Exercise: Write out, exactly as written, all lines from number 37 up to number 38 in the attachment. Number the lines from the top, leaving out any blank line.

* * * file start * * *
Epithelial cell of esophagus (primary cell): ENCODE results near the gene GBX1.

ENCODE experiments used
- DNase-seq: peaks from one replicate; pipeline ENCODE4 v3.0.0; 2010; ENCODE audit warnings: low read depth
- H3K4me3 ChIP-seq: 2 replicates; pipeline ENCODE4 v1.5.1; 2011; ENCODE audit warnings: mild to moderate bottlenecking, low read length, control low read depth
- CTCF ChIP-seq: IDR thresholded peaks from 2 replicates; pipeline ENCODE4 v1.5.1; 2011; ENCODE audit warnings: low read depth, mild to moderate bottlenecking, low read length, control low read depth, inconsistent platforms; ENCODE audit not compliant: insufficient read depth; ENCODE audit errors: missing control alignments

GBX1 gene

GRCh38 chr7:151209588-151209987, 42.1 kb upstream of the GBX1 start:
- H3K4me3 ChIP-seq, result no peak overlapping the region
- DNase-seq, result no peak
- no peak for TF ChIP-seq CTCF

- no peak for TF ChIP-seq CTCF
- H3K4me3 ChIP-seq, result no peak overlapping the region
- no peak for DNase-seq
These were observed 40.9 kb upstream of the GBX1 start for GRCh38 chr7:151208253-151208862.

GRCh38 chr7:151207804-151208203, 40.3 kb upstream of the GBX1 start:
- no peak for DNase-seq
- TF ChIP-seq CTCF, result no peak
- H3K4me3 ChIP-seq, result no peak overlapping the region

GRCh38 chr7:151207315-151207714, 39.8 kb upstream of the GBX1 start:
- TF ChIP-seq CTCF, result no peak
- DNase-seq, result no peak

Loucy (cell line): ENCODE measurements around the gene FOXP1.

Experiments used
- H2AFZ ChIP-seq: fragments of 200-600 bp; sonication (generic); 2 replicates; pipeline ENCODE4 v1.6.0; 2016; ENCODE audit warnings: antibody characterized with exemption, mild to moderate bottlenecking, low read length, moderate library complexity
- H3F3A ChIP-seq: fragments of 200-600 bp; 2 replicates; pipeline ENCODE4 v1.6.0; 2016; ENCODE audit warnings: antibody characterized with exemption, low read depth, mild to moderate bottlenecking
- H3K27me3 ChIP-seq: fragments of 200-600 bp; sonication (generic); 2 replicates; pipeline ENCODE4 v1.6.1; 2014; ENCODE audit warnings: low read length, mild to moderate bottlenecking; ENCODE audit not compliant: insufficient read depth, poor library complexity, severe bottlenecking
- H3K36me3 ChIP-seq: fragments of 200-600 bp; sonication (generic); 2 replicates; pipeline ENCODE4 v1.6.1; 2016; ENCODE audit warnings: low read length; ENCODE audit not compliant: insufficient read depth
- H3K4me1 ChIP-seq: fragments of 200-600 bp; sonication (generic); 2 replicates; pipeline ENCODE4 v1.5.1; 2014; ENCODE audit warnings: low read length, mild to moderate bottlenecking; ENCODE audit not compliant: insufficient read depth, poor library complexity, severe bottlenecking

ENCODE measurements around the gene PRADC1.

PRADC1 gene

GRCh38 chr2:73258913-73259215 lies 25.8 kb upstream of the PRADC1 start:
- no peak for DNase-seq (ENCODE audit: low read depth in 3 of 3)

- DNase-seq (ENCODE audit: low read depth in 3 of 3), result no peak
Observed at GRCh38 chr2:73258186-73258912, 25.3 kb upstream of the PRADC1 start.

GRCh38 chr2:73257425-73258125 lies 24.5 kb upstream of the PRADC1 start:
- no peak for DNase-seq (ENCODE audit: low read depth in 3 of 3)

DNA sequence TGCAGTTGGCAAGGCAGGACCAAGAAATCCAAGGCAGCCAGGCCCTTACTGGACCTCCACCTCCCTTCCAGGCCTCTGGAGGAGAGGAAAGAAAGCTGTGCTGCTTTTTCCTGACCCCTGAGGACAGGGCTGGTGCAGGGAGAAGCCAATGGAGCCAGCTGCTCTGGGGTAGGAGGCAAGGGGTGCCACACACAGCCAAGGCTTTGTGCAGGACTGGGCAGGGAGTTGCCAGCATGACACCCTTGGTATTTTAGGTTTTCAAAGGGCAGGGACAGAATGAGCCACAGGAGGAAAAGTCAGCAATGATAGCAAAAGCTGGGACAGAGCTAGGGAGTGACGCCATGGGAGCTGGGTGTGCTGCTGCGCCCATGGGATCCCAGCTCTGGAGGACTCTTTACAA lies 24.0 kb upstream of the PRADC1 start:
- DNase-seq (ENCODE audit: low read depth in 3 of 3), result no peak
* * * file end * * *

DNA sequence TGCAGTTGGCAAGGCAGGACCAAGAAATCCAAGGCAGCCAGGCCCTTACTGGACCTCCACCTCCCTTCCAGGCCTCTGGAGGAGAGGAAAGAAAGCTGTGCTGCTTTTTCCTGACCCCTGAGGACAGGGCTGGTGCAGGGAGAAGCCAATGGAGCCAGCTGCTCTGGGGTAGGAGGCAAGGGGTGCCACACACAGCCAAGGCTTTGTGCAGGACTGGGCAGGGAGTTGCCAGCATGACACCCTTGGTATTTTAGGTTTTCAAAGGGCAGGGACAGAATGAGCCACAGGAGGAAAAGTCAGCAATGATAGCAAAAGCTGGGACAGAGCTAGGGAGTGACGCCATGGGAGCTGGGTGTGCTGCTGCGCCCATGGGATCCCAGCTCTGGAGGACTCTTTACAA lies 24.0 kb upstream of the PRADC1 start:
- DNase-seq (ENCODE audit: low read depth in 3 of 3), result no peak